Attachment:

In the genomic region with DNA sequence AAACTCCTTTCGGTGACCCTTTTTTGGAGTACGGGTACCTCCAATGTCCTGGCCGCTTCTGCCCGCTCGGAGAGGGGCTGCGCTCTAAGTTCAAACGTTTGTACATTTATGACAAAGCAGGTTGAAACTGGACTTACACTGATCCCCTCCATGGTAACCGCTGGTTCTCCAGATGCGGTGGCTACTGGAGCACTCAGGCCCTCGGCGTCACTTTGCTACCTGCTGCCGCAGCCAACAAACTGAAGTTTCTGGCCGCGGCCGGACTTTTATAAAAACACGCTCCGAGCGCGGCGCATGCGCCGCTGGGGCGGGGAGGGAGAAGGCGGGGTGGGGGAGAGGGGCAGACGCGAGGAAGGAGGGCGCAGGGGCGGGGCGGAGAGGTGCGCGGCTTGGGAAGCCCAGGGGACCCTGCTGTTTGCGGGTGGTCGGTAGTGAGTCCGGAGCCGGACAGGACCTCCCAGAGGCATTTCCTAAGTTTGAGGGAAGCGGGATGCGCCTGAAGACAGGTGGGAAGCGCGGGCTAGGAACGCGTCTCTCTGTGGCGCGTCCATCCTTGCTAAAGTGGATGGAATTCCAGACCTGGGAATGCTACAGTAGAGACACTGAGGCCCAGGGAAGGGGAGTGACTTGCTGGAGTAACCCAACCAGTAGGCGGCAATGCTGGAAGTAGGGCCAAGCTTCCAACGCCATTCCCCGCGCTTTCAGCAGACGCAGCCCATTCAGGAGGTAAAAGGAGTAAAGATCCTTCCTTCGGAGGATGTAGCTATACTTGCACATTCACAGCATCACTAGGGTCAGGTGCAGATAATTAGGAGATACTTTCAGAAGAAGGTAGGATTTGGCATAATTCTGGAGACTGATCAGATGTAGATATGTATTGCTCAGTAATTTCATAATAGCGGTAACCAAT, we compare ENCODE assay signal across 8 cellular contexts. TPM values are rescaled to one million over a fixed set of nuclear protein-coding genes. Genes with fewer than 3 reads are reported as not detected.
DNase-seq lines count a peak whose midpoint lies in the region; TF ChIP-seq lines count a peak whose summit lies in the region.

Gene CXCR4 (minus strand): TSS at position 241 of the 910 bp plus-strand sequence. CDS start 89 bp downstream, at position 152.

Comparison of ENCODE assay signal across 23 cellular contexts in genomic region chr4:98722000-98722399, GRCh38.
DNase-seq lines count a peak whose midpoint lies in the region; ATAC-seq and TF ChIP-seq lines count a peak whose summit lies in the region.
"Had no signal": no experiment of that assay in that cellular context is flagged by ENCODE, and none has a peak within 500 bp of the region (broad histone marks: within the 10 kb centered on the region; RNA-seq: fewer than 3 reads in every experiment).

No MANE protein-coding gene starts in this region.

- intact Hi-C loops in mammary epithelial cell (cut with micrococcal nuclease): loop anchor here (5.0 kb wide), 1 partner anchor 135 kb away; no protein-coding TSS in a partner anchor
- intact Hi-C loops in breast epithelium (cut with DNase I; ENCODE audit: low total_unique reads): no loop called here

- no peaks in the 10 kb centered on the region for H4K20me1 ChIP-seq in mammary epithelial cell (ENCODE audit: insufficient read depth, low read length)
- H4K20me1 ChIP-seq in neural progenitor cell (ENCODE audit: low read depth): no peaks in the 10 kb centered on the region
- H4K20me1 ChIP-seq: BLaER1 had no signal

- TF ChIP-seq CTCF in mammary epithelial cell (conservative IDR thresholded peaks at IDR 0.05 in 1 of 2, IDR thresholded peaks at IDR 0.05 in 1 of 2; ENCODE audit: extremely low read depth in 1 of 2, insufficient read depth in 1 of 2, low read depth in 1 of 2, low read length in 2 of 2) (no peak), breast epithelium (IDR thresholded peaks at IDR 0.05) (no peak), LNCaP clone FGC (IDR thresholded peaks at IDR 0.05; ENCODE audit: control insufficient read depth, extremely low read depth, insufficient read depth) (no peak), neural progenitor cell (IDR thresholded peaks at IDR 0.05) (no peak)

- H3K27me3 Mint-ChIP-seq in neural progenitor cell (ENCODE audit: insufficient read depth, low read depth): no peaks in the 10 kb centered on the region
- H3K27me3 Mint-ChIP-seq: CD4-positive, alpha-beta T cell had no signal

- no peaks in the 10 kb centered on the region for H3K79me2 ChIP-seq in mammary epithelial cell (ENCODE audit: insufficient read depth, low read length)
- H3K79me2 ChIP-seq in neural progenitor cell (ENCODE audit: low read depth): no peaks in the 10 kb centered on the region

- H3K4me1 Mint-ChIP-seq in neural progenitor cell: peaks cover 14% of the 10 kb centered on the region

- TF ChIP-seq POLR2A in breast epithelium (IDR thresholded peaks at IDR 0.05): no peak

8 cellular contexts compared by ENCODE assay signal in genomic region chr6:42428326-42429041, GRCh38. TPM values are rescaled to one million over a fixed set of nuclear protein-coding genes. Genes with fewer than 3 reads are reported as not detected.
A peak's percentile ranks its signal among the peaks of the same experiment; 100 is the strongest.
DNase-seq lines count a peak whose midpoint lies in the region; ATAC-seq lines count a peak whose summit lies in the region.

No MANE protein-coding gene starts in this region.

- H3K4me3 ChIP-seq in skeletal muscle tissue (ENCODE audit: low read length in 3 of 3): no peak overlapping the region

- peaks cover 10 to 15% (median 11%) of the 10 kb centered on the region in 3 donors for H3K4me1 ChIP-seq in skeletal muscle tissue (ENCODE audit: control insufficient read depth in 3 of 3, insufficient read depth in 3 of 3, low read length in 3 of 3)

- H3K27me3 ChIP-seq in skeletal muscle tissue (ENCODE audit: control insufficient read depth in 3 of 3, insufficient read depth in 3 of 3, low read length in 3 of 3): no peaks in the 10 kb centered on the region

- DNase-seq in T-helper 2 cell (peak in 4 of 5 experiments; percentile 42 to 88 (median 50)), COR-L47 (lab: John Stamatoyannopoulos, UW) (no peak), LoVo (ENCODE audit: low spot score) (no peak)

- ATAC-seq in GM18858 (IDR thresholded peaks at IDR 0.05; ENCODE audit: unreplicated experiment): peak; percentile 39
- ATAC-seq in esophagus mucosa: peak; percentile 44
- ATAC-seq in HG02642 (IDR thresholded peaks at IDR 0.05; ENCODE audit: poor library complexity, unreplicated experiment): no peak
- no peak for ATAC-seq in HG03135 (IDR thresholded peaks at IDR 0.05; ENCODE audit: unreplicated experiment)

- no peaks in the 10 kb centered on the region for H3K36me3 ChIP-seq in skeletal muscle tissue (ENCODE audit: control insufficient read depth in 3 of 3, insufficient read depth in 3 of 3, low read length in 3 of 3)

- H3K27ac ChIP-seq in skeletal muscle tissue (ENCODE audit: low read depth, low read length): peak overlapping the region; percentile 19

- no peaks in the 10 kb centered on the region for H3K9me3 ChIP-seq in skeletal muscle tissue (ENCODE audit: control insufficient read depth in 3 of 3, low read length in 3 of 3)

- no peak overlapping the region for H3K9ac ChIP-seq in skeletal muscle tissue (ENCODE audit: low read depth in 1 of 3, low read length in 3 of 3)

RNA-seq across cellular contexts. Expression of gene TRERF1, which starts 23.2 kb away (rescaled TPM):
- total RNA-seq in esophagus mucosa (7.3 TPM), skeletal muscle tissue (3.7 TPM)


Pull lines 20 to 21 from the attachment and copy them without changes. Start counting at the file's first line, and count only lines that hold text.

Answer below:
8 cellular contexts compared by ENCODE assay signal in genomic region chr6:42428326-42429041, GRCh38. TPM values are rescaled to one million over a fixed set of nuclear protein-coding genes. Genes with fewer than 3 reads are reported as not detected.
A peak's percentile ranks its signal among the peaks of the same experiment; 100 is the strongest.